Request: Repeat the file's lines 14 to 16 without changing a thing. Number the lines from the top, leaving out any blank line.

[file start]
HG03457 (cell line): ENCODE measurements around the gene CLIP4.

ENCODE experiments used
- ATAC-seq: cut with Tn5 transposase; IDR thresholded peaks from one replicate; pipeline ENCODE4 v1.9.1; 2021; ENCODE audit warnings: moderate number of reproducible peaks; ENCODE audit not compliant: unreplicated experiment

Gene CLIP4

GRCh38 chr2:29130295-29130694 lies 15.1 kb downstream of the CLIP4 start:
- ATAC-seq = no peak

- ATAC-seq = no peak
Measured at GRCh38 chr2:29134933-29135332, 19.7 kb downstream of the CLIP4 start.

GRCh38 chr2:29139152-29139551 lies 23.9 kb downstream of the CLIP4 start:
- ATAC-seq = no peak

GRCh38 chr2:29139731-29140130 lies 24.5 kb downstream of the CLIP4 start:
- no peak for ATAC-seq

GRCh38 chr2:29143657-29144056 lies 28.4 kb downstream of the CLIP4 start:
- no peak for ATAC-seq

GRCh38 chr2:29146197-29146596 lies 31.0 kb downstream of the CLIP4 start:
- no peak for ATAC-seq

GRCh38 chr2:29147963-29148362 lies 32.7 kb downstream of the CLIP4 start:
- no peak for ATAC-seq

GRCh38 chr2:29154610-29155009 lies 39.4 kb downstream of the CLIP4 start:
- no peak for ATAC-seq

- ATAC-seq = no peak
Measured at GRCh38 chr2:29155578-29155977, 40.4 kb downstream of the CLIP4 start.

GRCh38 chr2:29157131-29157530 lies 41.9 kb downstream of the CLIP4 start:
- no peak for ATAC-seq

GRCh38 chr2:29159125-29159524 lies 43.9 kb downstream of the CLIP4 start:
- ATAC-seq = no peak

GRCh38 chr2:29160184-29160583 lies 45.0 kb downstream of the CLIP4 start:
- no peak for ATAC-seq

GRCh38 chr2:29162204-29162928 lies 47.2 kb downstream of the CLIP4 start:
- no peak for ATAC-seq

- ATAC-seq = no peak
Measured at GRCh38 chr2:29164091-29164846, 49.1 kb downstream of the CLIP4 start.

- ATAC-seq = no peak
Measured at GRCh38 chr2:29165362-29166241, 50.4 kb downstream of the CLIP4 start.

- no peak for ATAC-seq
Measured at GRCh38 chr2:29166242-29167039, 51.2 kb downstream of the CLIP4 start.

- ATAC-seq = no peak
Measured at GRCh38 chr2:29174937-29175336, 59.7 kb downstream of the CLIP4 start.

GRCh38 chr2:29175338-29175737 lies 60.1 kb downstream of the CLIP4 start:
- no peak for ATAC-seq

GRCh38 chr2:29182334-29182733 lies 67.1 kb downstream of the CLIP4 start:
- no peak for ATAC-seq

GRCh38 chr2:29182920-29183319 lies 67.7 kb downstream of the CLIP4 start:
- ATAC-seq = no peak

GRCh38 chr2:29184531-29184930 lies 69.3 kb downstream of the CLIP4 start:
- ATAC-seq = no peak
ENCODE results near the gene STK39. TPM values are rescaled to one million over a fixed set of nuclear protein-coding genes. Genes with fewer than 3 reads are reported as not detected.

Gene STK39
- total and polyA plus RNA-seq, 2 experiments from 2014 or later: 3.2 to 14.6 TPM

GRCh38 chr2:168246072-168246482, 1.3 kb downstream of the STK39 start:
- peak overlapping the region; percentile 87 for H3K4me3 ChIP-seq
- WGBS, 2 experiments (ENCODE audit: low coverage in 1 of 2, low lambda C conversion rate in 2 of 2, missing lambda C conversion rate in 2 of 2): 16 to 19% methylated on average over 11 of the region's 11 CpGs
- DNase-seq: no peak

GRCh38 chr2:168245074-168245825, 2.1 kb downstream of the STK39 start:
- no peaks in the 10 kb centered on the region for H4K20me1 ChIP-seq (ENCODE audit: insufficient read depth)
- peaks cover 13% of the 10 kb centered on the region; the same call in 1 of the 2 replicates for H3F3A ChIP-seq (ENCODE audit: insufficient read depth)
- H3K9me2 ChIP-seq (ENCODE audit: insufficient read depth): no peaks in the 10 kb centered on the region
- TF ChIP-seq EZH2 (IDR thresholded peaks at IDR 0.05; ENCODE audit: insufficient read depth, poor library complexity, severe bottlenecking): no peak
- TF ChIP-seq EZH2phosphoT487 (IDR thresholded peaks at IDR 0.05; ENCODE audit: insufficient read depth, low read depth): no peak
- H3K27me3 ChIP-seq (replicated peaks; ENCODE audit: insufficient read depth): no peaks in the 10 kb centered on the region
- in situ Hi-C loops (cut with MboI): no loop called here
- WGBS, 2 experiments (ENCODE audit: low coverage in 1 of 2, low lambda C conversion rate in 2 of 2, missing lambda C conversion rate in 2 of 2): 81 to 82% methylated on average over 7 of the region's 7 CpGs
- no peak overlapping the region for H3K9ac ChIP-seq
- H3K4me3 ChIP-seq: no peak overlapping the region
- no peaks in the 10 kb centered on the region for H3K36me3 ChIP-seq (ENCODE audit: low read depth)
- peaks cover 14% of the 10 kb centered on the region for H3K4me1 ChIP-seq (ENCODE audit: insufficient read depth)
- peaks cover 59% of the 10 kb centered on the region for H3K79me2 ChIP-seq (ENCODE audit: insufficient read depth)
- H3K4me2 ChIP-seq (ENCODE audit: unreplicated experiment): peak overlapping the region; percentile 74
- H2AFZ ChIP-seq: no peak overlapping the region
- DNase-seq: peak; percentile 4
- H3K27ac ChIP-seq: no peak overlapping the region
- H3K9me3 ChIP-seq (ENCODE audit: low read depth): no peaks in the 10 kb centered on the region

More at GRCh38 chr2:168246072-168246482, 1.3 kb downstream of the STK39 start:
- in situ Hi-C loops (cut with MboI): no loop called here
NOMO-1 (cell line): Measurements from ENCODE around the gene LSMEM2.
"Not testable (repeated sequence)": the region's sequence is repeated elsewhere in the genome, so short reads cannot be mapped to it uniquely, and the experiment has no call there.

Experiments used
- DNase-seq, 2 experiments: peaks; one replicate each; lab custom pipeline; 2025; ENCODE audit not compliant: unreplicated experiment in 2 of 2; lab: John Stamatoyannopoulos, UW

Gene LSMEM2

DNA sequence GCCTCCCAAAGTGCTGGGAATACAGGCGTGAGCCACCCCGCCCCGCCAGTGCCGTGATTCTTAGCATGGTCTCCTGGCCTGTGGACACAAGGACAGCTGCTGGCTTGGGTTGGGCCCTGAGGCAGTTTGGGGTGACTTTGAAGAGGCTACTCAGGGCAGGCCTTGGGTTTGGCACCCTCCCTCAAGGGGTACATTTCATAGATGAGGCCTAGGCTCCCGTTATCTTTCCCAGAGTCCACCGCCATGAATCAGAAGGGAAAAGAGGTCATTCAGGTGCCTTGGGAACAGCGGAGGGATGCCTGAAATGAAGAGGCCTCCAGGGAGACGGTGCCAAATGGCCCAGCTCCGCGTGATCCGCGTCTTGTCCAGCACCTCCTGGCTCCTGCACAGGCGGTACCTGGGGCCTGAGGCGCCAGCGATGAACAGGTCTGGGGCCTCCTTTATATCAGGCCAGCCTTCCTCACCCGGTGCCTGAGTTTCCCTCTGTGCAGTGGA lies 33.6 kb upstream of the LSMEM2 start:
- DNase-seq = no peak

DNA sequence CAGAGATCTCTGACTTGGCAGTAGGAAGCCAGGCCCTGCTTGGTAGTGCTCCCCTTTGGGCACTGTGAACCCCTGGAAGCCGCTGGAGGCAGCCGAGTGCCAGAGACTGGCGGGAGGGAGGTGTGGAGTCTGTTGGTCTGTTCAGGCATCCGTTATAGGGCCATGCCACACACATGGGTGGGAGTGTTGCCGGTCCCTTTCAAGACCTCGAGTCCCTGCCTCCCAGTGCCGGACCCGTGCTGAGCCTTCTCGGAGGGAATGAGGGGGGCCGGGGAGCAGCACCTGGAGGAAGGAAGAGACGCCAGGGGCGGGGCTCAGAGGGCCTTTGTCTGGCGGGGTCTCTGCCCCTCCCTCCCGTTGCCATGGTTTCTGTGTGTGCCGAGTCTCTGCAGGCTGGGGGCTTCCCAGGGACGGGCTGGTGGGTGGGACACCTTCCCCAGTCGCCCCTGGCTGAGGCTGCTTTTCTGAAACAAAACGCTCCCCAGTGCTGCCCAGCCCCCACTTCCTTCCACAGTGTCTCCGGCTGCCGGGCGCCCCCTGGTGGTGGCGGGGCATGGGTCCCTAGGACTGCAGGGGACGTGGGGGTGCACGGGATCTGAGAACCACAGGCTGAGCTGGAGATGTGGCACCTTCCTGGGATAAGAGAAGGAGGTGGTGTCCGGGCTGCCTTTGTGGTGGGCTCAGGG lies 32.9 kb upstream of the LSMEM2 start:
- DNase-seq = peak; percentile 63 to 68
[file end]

- no peak for ATAC-seq

GRCh38 chr2:29146197-29146596 lies 31.0 kb downstream of the CLIP4 start:
- no peak for ATAC-seq